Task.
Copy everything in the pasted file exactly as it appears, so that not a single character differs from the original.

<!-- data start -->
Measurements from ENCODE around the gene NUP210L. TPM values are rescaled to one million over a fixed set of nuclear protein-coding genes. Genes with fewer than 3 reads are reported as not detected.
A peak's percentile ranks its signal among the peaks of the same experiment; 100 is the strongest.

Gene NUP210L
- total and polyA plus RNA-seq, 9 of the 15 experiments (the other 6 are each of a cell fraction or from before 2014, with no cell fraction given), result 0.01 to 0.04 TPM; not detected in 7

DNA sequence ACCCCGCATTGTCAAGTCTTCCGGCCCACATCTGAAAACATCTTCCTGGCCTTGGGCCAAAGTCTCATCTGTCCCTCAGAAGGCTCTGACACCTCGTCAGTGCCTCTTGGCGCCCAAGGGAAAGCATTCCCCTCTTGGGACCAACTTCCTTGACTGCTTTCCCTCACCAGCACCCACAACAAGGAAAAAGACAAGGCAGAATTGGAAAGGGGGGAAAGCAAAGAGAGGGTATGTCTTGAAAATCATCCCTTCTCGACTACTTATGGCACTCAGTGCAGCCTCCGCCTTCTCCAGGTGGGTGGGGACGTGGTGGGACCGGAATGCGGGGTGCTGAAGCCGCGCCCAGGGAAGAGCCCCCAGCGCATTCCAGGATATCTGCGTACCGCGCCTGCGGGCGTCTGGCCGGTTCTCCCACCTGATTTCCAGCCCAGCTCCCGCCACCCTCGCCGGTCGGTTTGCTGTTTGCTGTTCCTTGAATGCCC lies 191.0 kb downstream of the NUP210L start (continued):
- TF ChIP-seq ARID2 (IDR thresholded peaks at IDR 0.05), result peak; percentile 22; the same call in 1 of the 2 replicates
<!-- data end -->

Measurements from ENCODE around the gene NUP210L. TPM values are rescaled to one million over a fixed set of nuclear protein-coding genes. Genes with fewer than 3 reads are reported as not detected.
A peak's percentile ranks its signal among the peaks of the same experiment; 100 is the strongest.

Gene NUP210L
- total and polyA plus RNA-seq, 9 of the 15 experiments (the other 6 are each of a cell fraction or from before 2014, with no cell fraction given), result 0.01 to 0.04 TPM; not detected in 7

DNA sequence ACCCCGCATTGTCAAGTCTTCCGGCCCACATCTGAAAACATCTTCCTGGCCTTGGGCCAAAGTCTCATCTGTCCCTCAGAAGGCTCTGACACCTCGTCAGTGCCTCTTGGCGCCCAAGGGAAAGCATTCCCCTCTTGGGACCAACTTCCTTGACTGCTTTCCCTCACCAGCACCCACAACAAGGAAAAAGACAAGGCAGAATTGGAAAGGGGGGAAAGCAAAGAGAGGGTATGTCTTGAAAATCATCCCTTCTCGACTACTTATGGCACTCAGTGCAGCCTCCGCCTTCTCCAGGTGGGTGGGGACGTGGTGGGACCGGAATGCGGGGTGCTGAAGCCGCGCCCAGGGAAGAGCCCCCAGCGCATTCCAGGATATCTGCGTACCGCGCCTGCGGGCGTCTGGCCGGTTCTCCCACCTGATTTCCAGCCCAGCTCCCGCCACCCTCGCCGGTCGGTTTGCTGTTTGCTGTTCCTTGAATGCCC lies 191.0 kb downstream of the NUP210L start (continued):
- TF ChIP-seq ARID2 (IDR thresholded peaks at IDR 0.05), result peak; percentile 22; the same call in 1 of the 2 replicates